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How Americans See the US

The recent Pew Survey polled a wide cross-section of Americans for their views on, among other issues, the state of the US today, the performance of the Bush administration and the role of their country in world affairs. The survey report noted that this was the most "negative national assessment" in nearly a decade.

Letter from America

academics, and state and local government officials now see it as a top priority.

How Americans See the US

The recent Pew Survey polled a wide cross-section of Americans for their views on, among other issues, the state of the US today, the performance of the Bush administration and the role of their country in world affairs. The survey report noted that this was the most “negative national assessment” in nearly a decade.


very four years the Pew Research Centre for the People and the Press does a survey on what Americans think about their country and its place in the world. The most recent one was released in November. It polls decisionmakers from the media, covering newspapers, magazines, television and radio, the foreign policy and international security policy elite, a sample of governors of American states and mayors of major cities, the heads of think tanks and leaders of universities, religious leaders, scientists and engineers, the military, along with the public. It contains a wealth of material about the present moment and longer term trends.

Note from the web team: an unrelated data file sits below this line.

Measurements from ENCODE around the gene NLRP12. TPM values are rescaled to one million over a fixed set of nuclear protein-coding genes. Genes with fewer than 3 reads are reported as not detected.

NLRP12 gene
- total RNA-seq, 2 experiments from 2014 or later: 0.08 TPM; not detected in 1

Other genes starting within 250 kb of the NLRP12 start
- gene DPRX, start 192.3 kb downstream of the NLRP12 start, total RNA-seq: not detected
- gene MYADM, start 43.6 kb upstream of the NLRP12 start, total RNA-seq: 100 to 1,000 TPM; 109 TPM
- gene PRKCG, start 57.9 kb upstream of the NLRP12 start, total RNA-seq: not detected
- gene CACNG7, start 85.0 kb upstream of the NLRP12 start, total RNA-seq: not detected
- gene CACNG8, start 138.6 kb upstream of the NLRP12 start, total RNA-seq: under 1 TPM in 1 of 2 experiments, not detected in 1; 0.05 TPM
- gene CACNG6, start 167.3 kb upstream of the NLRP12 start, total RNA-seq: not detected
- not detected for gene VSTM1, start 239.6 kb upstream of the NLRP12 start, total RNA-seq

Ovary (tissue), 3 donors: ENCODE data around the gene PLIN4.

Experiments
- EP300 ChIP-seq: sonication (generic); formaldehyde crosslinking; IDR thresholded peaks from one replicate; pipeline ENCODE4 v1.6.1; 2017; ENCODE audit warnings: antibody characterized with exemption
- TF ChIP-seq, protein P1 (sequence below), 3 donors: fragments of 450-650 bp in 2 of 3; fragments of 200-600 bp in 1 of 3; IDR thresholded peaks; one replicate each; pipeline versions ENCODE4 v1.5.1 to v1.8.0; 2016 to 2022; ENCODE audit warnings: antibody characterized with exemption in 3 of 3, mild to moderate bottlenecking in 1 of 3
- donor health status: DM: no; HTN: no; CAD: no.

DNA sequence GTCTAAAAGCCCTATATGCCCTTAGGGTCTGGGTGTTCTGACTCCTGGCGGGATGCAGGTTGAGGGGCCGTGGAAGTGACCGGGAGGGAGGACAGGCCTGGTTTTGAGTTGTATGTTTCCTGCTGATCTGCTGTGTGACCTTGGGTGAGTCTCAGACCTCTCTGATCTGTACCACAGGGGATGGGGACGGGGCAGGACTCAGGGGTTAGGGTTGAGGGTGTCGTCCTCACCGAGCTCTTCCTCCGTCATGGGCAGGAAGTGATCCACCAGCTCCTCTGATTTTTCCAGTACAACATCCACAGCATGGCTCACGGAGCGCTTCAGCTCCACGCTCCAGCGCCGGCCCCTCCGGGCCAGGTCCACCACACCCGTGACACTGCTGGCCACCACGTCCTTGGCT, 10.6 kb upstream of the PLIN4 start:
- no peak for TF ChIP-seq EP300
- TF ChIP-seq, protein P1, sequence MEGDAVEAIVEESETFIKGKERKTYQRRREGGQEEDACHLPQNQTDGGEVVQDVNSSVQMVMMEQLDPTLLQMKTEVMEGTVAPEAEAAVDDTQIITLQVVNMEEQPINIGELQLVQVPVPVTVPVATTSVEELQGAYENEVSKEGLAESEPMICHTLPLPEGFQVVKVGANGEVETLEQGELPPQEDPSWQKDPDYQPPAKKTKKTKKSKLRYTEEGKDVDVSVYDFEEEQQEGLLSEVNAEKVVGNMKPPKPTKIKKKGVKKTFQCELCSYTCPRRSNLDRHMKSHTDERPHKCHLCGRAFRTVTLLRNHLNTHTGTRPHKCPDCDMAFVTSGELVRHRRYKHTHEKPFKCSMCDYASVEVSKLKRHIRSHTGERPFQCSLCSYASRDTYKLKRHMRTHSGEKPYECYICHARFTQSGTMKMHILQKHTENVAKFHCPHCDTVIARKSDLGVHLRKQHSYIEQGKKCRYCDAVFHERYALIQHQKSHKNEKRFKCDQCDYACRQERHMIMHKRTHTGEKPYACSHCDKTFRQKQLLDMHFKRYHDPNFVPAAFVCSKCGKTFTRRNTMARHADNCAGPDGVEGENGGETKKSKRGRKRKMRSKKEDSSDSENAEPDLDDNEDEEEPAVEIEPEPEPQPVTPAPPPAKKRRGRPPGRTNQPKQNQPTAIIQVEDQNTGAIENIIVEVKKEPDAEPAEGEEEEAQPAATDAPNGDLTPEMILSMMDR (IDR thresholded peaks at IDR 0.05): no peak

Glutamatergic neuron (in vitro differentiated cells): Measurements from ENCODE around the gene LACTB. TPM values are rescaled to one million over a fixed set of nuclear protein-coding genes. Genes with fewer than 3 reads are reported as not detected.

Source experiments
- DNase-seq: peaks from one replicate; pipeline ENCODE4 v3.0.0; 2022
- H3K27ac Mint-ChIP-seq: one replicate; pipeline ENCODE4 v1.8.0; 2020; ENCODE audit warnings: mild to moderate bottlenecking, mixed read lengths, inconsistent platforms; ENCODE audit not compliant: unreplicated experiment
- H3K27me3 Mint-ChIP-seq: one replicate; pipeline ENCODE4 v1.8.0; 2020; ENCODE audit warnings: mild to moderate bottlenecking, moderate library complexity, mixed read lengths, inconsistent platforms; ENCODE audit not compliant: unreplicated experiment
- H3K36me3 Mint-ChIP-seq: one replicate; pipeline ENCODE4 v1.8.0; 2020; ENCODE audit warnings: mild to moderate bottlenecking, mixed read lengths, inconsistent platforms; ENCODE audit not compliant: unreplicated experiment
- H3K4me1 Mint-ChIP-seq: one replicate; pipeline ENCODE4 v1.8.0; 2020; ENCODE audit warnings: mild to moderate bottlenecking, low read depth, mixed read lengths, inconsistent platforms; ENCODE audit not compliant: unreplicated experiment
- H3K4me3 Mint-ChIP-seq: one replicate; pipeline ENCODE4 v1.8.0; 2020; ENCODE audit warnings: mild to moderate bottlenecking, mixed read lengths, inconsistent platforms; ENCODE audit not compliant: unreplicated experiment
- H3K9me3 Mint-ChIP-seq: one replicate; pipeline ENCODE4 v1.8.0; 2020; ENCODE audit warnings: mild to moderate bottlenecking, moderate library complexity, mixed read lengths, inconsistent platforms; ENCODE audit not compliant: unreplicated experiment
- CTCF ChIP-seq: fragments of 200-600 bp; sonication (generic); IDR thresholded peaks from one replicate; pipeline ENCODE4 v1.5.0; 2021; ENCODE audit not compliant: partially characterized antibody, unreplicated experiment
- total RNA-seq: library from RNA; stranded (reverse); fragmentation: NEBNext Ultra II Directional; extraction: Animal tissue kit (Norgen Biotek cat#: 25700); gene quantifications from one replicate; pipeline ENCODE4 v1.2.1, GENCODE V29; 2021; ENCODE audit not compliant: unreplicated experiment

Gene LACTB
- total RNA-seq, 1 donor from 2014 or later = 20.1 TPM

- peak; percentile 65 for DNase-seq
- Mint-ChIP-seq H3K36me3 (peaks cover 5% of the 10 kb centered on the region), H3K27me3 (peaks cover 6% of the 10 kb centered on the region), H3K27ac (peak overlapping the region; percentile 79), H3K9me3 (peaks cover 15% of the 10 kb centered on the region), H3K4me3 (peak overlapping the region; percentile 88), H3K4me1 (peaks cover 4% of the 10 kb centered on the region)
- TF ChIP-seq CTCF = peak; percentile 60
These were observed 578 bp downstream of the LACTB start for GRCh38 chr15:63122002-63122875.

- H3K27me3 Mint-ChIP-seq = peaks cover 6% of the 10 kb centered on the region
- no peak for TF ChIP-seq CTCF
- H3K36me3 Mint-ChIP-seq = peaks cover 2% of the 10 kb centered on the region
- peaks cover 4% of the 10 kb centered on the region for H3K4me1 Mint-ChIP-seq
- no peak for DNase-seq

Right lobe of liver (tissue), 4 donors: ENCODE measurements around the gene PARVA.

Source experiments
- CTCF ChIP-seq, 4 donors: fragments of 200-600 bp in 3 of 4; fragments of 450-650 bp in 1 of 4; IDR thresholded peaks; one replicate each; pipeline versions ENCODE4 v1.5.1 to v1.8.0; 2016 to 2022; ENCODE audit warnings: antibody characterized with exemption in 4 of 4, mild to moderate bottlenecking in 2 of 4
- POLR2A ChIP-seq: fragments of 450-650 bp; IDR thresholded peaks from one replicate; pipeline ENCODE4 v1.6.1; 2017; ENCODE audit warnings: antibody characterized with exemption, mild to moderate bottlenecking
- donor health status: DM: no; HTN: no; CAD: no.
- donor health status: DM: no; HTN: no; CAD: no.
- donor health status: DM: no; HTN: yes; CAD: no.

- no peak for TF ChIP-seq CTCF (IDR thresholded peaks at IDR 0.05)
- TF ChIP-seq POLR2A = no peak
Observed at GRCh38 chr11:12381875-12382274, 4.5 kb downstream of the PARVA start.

The new survey found that about twothirds of Americans were dissatisfied with the way things are going in their country today, while 29 per cent of Americans said they were satisfied. The report notes that this is “the most negative national assessment in nearly 10 years”. In 1997, 45 per cent were satisfied and 49 per cent dissatisfied. Even more Americans are dissatisfied about the state of the world, over three-quarters are gloomy.

An important part of this unease is the sense Americans have of the current standing of their country in the world. Twothirds of them say the US is less respected by other countries than in the past, while 21 per cent say things haven’t changed, only 9 per cent say it is more respected now. An overwhelming majority of Americans (71 per cent) and opinion leaders (87 per cent) believe the war in Iraq is a major factor in this. Where the elite sees US support for Israel as a major cause of the problem, over half the public thinks one of the important causes is the war on terrorism. The elite and public in roughly equal measure (50-60 per cent) sees America’s wealth and power as a significant source of global discontent about the US. One-third of the American public identifies globalisation as a source of international discontent about their country.